Designers tend to disassemble design problems into their individual pieces. This reductionism, common in Western science, can be useful for developing topical expertise, but optimizing individual parts with little thought to their interactions yields inferior results. As Amory Lovins wrote in Natural Capitalism (1999), “Designing a window without the building, a light without the room, or a motor without the machine it drives works as badly as designing a pelican without the fish. Optimizing components in isolation tends to pessimize the whole system—and hence the bottom line. You can actually make a system less efficient while making each of its parts more efficient, simply by not properly linking up those components. If they’re not designed to work with one another, they’ll tend to work against one another.”
In contrast, whole-system thinking reveals and exploits connections between parts. Whole-system designers optimize the performance of buildings, vehicles, machines, and processes by collaborating in diverse teams to understand how the parts work together as a system, then turning those links into synergies. These engineered systems similarly interact with larger systems (e.g., communities, economies, industries, and ecosystems), which also interact with each other. The more complete the design integration, the better the result.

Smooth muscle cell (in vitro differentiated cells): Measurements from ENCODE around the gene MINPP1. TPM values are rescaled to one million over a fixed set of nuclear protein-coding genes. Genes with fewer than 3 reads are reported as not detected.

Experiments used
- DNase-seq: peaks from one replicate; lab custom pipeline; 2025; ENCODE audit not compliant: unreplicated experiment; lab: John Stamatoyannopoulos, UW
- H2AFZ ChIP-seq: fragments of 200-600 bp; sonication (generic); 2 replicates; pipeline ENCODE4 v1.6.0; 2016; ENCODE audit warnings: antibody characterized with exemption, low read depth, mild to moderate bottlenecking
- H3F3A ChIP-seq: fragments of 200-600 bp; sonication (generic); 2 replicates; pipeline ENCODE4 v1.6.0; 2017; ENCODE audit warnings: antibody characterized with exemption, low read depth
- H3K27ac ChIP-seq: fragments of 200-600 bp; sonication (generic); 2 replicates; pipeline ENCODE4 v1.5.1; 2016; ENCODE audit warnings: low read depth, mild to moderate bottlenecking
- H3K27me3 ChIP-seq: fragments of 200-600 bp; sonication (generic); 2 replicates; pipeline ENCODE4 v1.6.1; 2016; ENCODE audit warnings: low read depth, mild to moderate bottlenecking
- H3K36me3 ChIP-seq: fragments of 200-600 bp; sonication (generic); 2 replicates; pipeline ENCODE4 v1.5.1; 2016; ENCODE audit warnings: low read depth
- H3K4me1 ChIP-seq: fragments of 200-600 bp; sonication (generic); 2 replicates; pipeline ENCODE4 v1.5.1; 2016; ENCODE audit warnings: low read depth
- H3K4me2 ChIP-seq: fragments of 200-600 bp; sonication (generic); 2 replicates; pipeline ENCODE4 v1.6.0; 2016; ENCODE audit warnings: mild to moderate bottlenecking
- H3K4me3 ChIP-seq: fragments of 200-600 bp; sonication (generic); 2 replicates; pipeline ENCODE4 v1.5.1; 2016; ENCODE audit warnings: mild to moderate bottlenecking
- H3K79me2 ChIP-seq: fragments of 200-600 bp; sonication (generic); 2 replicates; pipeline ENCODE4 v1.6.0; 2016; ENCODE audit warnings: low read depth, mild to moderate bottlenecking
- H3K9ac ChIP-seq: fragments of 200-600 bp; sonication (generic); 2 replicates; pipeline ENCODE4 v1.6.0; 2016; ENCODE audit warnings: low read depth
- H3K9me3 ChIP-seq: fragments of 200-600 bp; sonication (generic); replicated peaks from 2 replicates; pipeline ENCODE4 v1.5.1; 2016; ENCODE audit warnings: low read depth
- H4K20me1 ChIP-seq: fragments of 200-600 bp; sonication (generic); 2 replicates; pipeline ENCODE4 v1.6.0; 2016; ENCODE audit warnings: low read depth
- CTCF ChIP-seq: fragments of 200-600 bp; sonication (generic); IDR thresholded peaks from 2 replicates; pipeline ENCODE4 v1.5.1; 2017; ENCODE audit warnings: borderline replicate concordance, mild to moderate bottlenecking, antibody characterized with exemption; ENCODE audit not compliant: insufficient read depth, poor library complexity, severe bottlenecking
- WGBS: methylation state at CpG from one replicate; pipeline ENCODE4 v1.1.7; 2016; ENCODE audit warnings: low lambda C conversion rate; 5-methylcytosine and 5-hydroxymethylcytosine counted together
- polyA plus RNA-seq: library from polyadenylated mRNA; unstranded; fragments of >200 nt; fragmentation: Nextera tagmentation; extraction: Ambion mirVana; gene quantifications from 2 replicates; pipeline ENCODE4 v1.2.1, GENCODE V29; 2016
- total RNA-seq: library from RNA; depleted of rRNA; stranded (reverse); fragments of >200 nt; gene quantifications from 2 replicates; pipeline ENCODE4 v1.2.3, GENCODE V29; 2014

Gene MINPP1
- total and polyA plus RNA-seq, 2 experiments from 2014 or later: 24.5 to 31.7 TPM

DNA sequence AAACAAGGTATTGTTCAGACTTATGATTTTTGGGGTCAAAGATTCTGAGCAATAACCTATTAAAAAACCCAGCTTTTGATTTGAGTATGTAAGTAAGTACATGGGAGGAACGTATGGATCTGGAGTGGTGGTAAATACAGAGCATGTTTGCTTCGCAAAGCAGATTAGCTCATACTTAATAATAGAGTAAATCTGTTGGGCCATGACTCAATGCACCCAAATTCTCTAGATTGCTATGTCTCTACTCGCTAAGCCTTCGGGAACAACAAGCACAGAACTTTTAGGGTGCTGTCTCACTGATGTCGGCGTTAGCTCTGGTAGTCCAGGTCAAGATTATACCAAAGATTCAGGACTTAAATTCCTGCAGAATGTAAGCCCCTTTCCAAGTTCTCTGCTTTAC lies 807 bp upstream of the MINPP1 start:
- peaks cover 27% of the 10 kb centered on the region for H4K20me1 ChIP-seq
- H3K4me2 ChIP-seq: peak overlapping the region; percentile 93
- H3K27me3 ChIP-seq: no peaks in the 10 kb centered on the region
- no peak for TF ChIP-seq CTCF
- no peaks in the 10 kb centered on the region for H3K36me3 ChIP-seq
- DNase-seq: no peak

Whole-system thinking underpins integrative design that can yield radical resource efficiency. Integrative design optimizes an entire system as a whole, rather than its parts in isolation. This can solve many problems at once, create multiple benefits from single expenditures, and yield more diverse and widely distributed benefits that help attract broader support for implementation.
Examples of Integrative Design
A lighter-weight vehicle can accelerate as fast with a smaller engine while saving fuel, emissions, and (with proper design) lives. The smaller engine’s lower cost can offset the cost of the lighter materials.
Superinsulating a house provides better comfort and health with less energy. Shrinking or eliminating the heating system can pay for the superinsulation and superwindows—as demonstrated in more than 20,000 European “passive houses,” some of which even cost less than usual to build.
This text is an excerpt from Factor Ten Design Principles — Version 1.0. Download